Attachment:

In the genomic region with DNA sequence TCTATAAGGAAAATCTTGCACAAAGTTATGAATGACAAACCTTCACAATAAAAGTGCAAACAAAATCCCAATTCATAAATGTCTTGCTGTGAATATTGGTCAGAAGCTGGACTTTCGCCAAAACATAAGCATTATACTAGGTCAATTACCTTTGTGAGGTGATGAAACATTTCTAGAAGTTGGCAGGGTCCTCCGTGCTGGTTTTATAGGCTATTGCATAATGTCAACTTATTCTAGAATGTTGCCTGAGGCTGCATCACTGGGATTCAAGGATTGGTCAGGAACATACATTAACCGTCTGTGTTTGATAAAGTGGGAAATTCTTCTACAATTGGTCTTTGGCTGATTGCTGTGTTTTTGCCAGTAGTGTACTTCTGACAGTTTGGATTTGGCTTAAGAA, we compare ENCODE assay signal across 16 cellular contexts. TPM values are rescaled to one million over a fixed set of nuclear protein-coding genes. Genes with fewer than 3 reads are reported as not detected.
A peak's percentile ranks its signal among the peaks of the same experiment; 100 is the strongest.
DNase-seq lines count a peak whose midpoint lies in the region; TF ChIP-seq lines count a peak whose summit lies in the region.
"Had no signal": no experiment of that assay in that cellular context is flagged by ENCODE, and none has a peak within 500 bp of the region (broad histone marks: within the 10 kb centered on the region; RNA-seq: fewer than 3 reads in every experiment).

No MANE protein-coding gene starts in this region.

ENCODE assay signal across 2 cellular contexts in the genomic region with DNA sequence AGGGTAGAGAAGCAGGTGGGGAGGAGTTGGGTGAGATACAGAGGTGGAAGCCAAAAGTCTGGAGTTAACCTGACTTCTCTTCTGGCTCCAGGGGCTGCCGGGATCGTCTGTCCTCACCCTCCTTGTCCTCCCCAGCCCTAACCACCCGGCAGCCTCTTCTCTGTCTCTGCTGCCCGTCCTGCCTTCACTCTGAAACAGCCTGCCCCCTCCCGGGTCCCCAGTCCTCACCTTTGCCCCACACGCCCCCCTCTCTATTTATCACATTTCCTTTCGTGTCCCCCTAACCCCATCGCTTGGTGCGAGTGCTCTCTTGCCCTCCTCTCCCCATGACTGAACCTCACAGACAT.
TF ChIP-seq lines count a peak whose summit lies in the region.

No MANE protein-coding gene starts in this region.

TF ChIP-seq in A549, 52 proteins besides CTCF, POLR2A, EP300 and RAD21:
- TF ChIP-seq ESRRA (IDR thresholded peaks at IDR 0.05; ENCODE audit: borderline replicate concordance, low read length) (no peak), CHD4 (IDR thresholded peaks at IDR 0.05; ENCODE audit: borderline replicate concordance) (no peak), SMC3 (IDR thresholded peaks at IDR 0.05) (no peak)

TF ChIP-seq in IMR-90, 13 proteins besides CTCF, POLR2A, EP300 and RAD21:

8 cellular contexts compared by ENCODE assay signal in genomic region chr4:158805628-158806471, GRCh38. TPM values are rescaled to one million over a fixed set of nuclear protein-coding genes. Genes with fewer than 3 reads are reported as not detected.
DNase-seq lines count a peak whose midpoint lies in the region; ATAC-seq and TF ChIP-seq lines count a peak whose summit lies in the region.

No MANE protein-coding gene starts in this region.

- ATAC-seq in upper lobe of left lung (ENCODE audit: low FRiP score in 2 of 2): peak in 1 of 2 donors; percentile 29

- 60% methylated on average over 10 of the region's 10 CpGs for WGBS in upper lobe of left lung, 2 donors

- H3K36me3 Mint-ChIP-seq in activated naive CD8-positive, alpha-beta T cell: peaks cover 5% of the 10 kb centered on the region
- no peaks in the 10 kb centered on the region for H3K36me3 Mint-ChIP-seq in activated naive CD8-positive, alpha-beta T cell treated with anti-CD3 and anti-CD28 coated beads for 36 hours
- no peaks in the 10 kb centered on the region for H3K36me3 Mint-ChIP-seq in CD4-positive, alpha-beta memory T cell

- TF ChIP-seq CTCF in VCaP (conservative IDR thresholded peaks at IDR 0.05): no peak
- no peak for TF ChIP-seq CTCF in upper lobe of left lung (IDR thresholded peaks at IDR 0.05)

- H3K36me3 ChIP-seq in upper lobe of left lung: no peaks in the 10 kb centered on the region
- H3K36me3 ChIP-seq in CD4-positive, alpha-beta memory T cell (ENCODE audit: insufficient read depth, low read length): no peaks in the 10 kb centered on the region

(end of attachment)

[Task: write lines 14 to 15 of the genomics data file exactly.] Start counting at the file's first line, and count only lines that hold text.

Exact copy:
No MANE protein-coding gene starts in this region.

- ATAC-seq in upper lobe of left lung (ENCODE audit: low FRiP score in 2 of 2): peak in 1 of 2 donors; percentile 29